What Is Bio Individuality?

 

Low Carb. Mediterranean. Zone. Paleo. There’s no shortage of diets out there, and the list continues to grow. Despite the widespread adoption of these and other diets (54% reported that they were currently on a diet in 2010 according to one study1), roughly 2 out of 3 adults were still considered overweight in that same year.2 Additionally, ailments associated with a poor diet such as heart disease and anemia continue to cause millions of deaths each year.

 

Fortunately, however, diet fads of years past that were developed with only quick weight loss in mind are slowly being replaced by diets that focus on eating healthy for long-term wellness. At the forefront of this movement is diet personalization, which is also known as bio individuality.

 

One size doesn’t fit all

 

A major issue with popular diets is that they take a one-size-fits-all approach. But as we learn more about the human body, we’re discovering that the right food for one person might not be the right food for another person. This is known as bio individuality, a term developed by Joshua Rosenthal. The founder of the Institute for Integrative Nutrition, now the largest nutrition school in the world, Rosenthal is a pioneer in the holistic health and wellness field and actually created another term that you’re likely more familiar with: Health Coach.

 

The concept behind bio individuality is simple: Each individual is unique, which means that nutritional requirements will vary from person to person. Obviously, a baby has different nutritional requirements from an adult. But we can apply this concept to people who are in the same age group.

 

Take two individuals in their early 20s as an example. Even if they are a similar weight, their bodies will still differ slightly in their structure and their genetics will also vary—not to mention the variations in their current diets, their health history, their metabolism, and their lifestyle. Therefore, it makes sense that their optimal diets will vary also.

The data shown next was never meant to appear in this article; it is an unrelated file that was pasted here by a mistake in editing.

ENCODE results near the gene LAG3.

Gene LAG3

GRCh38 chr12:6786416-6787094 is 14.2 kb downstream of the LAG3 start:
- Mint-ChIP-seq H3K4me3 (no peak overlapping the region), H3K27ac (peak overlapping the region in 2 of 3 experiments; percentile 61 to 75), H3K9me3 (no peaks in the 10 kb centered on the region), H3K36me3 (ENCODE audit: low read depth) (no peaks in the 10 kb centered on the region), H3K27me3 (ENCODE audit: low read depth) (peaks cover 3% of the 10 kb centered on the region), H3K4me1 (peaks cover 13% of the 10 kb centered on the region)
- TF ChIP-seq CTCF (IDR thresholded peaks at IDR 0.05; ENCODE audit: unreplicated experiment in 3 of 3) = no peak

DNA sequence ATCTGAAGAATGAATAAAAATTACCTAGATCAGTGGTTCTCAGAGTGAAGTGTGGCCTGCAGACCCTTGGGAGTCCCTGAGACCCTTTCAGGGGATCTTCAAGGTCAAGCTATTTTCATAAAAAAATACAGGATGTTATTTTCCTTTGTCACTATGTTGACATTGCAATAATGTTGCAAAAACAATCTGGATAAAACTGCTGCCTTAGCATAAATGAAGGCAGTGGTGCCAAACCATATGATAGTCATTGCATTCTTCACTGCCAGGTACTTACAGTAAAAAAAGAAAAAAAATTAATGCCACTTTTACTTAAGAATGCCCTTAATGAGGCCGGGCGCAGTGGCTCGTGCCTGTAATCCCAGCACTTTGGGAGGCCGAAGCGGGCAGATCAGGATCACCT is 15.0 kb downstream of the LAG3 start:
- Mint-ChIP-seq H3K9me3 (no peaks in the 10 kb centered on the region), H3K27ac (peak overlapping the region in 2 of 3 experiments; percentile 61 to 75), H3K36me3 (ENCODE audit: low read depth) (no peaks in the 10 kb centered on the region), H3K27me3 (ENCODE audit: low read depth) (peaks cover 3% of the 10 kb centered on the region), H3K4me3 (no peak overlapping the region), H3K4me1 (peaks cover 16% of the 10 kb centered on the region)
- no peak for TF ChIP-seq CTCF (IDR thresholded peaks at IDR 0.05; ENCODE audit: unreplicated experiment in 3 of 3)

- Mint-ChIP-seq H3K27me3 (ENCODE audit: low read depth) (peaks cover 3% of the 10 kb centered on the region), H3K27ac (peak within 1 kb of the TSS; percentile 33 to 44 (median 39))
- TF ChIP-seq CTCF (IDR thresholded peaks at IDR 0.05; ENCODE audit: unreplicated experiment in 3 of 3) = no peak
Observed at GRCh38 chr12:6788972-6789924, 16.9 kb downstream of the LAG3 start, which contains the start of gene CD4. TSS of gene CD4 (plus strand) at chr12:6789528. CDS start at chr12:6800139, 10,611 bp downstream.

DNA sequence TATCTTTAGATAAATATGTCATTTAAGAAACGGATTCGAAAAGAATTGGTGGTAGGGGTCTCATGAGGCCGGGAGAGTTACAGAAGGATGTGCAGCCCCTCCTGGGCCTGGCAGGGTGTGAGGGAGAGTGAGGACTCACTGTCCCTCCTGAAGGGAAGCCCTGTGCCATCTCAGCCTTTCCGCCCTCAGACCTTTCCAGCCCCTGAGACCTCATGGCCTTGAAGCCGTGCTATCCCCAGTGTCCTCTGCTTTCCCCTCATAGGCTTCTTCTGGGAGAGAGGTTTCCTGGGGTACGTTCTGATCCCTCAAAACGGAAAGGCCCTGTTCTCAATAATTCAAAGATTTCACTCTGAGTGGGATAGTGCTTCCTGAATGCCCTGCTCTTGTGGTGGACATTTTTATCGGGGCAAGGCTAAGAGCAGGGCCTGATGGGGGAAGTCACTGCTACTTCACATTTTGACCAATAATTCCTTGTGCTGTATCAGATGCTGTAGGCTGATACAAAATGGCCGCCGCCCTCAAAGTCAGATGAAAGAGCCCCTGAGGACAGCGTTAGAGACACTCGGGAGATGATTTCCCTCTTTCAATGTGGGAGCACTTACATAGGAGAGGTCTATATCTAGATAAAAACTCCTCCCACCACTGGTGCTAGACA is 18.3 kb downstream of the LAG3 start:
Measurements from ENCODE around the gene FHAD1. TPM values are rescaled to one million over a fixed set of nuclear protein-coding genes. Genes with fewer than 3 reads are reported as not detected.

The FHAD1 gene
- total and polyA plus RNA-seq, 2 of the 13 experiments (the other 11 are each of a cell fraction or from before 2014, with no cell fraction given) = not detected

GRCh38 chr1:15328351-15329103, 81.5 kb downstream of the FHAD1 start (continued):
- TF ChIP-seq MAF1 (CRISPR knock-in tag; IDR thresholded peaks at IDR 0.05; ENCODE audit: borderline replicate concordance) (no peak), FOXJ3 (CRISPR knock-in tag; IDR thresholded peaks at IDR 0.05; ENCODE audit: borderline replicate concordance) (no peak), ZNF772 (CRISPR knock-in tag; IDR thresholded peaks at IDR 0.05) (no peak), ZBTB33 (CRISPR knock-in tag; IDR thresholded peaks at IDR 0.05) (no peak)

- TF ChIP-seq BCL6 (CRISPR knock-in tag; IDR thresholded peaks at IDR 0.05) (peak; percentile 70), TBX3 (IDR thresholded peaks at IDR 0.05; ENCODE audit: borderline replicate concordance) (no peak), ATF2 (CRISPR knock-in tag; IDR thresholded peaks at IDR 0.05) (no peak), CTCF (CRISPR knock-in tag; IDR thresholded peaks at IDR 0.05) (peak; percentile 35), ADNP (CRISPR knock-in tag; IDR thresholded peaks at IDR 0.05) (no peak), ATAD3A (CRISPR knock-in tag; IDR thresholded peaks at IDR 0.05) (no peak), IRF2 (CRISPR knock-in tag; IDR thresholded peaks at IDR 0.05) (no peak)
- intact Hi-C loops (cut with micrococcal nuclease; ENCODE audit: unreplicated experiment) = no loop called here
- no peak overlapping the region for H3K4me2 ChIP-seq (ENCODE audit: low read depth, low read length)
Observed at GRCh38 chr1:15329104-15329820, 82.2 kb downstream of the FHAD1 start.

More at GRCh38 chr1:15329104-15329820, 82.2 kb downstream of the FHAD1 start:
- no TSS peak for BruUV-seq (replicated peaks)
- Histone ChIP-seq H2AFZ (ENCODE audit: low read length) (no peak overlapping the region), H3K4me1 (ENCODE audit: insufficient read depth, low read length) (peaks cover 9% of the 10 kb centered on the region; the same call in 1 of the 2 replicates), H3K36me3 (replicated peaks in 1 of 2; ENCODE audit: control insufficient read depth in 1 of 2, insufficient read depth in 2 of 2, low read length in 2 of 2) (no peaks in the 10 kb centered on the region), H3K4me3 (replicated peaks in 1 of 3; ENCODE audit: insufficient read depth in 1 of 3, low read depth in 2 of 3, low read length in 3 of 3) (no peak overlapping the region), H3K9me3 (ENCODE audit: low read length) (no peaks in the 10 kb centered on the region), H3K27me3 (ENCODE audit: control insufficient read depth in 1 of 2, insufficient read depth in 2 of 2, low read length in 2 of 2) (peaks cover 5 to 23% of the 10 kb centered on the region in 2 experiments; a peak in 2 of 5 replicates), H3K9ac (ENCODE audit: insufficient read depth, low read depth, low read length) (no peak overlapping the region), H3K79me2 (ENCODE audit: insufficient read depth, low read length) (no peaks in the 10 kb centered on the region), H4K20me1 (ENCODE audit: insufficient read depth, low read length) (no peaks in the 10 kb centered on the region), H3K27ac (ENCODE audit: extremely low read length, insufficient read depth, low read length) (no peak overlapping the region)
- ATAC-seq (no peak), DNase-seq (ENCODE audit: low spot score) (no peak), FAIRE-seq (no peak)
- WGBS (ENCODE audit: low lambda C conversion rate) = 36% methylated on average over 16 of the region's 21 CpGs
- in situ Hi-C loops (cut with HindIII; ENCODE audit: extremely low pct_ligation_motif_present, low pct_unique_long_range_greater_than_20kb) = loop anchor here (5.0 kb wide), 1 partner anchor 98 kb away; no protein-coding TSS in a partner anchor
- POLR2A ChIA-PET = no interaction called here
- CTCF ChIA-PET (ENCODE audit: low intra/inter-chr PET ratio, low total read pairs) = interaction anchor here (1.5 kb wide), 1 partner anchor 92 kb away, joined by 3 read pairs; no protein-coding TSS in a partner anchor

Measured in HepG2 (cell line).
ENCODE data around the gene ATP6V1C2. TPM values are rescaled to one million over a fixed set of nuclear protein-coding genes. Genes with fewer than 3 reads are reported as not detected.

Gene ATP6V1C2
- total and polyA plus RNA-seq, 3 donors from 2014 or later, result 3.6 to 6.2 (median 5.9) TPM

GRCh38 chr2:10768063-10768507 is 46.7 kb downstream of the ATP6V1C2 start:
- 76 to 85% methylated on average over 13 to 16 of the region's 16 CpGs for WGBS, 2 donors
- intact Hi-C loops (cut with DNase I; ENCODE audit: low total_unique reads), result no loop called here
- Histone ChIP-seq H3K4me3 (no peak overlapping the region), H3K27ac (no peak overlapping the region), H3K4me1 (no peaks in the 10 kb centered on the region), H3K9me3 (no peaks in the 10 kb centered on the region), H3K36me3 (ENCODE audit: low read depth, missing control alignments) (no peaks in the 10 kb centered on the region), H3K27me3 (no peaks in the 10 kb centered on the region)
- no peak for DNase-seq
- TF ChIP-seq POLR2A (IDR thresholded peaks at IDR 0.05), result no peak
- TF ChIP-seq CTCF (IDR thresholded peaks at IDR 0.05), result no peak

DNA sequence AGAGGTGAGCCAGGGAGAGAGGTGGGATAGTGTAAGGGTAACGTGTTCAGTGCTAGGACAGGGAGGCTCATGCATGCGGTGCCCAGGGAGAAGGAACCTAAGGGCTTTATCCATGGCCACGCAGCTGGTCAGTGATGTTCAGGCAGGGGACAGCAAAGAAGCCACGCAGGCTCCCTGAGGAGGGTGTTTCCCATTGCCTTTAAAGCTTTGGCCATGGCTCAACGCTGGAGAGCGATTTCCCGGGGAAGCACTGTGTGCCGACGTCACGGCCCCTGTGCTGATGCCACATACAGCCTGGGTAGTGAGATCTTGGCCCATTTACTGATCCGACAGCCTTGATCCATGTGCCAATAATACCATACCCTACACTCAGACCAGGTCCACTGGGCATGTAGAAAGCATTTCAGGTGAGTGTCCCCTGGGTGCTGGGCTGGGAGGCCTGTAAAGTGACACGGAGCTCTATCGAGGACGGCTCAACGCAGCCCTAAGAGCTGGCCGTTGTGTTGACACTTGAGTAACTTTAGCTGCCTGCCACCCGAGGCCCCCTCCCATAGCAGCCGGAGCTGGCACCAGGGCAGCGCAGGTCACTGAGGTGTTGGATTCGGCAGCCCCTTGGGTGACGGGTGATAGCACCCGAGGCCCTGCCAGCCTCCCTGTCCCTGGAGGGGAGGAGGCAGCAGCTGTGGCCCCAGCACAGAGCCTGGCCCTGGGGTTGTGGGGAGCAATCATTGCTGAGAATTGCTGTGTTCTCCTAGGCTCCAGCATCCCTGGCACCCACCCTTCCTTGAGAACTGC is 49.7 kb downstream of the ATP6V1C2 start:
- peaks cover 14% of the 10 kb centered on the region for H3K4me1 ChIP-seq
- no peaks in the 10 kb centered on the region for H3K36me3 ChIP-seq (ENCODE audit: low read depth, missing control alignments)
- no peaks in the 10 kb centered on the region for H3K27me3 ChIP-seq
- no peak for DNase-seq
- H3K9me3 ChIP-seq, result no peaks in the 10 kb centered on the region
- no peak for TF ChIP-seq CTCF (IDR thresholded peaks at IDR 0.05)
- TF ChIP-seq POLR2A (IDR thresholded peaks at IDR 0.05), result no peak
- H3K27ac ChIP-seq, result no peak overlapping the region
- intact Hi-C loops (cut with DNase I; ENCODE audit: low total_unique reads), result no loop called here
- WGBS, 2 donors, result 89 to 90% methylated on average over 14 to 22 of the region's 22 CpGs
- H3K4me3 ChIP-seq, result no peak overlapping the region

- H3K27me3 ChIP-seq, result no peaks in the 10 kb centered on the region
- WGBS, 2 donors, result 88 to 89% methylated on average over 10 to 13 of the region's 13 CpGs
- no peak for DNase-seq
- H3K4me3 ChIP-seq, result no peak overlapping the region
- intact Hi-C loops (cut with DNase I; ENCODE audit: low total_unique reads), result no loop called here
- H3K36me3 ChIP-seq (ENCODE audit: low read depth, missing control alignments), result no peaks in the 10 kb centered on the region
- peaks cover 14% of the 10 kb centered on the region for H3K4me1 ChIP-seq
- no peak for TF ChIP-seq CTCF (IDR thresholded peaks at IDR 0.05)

Looking past overgeneralizations

 

Hammer and square peg forced into a round hole

 

Bio individuality is a more effective approach than traditional nutrition recommendations because it doesn’t take a general diet requirement and try to apply it to everyone. This can often be the equivalent of trying to pound a square peg in a round hole. It’s also the reason why there’s a lot of conflicting advice out there when it comes to what foods are good for you and in what amounts.

 

For example, Consensus Action on Salt Health, or CASH, says that adults need less than 1,000 milligrams of salt per day and any more is unhealthy.3 Currently, the CDC recommends less than 2,300 milligrams.4 On the other hand, other studies show that people actually need more salt in their diets and have found a correlation between low salt intake and increased risk of heart failure. One of these studies in particular suggested that the optimal amount of salt intake is between 2,645 and 4,945 milligrams per day.5

 

But maybe the truth of the matter is that some people need more (or less) of one type of food or substance than others, and that’s why we’re seeing the variation in these and other nutrition studies. Since every body is unique, wouldn’t it make more sense to look at each individual’s nutritional intake instead of judging based on an entire group? Certainly there’s a place for group studies and they can provide value, but by looking at an individual level we can get a more holistic picture of the person instead of relying of specific studies that are only looking at one nutritional factor across an entire group of people.

 

General bio individuality guidelines